At a placeholder price of $19,000, resmetirom would produce cost savings, says the drug evaluation group. Obeticholic acid’s price would need to be slashed to meet a commonly used cost-effectiveness threshold.
The Institute for Clinical and Economic Review (ICER) issued a draft evidence report today that says resmetirom would need to be priced at $39,400 per year and obeticholic acid at $25,200 per year to meet the standard cost-effectiveness threshold of $100,000 per quality-adjusted life year gained.
In its economic analysis, ICER used a placeholder price of $85,000 per year for obeticholic acid, so the price would need to be much lower than that to be cost effective.
Both drugs have been developed as treatments for nonalcoholic steatohepatitis (NASH) with fibrosis, or scarring of the liver. NASH is characterized by a buildup of fatty tissue in the liver that can stir up harmful inflammation, resulting in liver damage. But there is considerable variability among patients with NASH and whether the condition gets worse. In placebo-controlled trials, about a quarter of patients in the placebo groups get better according to commonly used measures.
NASH is relatively common with an estimated prevalence of between 1.5% and 6.5% in the adult population, and drug developers have been eyeing it as a market for years.
Obeticholic acid, sold under the brand name Ocaliva, is already on the market as a treatment for primary biliary cholangitis, an autoimmune condition that affects bile ducts in the liver.
Madrigal Pharmaceuticals (Nasdaq: MDGL), a biotech company headquartered in suburban Philadelphia, is developing resmetirom. Intercept Pharmaceuticals (Nasdaq: ICPT), a biotech company in Morristown, New Jersey, is developing obeticholic acid.
ICER, an independent drug evaluation group in Boston, gave resmetirom higher marks than obeticholic acid in its evaluation of the potential clinic benefits of the drugs.
Based on evidence from clinical trials and the phase 3 MAESTRO-NASH trial, in particular, the ICER analysis concludes that resmetirom is likely to reduce the worsening of NASH to cirrhosis — severe scarring of the liver — but also found that the magnitude of that benefit was uncertain. The report says the harms from the resmetirom appear to be small, although diarrhea is a common side effect and discontinuation rates increase at higher doses due to adverse events. ICER gave resmetirom a grade of C++ in its complicated grading system for clinical benefit, which means “moderate certainty of a comparable, small or substantial net health benefit with high certainty of at least a comparable net health benefit.”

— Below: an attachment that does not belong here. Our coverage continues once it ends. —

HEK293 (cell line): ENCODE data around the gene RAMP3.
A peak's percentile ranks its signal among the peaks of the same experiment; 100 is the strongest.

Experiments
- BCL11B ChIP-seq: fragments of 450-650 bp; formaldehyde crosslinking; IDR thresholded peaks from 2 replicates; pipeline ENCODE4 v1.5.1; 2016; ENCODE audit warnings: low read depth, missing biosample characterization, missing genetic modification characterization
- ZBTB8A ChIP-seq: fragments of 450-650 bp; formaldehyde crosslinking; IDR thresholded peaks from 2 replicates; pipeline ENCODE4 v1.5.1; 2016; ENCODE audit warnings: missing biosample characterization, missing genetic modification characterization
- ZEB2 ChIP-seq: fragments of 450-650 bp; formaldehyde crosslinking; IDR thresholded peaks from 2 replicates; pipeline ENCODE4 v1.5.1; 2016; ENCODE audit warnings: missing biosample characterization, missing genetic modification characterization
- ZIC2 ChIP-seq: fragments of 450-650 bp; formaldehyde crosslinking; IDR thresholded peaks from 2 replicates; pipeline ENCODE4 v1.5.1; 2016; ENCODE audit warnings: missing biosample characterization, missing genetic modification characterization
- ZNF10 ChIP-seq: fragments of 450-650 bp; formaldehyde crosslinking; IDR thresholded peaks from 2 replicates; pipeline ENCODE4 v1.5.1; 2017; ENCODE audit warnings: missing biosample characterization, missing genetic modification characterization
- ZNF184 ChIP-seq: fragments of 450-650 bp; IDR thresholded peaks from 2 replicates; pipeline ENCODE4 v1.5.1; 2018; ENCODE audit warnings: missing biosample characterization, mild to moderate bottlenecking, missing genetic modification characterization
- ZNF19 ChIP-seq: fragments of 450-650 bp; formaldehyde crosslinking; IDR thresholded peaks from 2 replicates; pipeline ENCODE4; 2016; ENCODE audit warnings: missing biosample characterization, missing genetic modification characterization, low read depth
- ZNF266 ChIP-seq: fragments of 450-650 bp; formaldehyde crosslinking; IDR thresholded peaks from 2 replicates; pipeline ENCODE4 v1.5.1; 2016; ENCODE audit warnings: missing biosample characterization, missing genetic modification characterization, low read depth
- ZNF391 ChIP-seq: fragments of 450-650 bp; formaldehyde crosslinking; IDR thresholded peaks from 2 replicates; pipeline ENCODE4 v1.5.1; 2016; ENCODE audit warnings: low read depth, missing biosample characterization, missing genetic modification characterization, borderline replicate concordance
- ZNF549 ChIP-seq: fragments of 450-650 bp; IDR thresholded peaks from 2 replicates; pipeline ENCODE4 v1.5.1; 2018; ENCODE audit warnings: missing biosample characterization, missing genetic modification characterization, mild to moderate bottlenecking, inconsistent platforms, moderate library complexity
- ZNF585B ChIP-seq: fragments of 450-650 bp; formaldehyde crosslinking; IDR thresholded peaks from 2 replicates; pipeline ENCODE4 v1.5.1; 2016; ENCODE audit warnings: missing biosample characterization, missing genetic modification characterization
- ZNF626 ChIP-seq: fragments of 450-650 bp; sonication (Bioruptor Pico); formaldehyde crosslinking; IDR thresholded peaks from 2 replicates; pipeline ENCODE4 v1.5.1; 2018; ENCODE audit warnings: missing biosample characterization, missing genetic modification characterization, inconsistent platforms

ICER gave obeticholic acid a lower grade of “promising but inconclusive,” which means the group’s analyst se “moderate certainty of small or substantial net benefit” but also a small likelihood of “negative net health benefit.” The report says obeticholic acid’s association with increased LDL cholesterol levels associated is “particularly concerning” because cardiovascular is the main cause of death in patients with NASH. The ICER report also mentions that pruritis (itchy skin) is a common side effect and that there have been reports of liver decompensation and death among people who have taken obeticholic acid as a treatment for primary biliary cholangitis
Using a placeholder price of $19,000 a year for resmetirom, ICER’s economic analysis showed that over a lifetime, the drug would result in cost savings of $20,000 relative to standard care for NASH ($371,000 vs. $391,000) and small gains in three measures of health and longevity (life years, quality-adjusted life years and equal-value years).
In contrast, using a placeholder of $85,000, the ICER analysis showed that using obeticholic acid as a treatment for NASH would result in a cost increase of $420,000 relative to standard care ($811,000 vs. 391,000).
As with resmetirom, ICER’s calculations show that relative to standard care, obeticholic acid would result in improvements in several measures of health and longevity.
“If the price of (obeticholic acid) is not substantially reduced from the price of the approved (lower) doses used for (primary biliary cholangitis), it will not meet typical cost-effectiveness thresholds,” the report concludes.
This article originally appeared on Managed Healthcare Executive.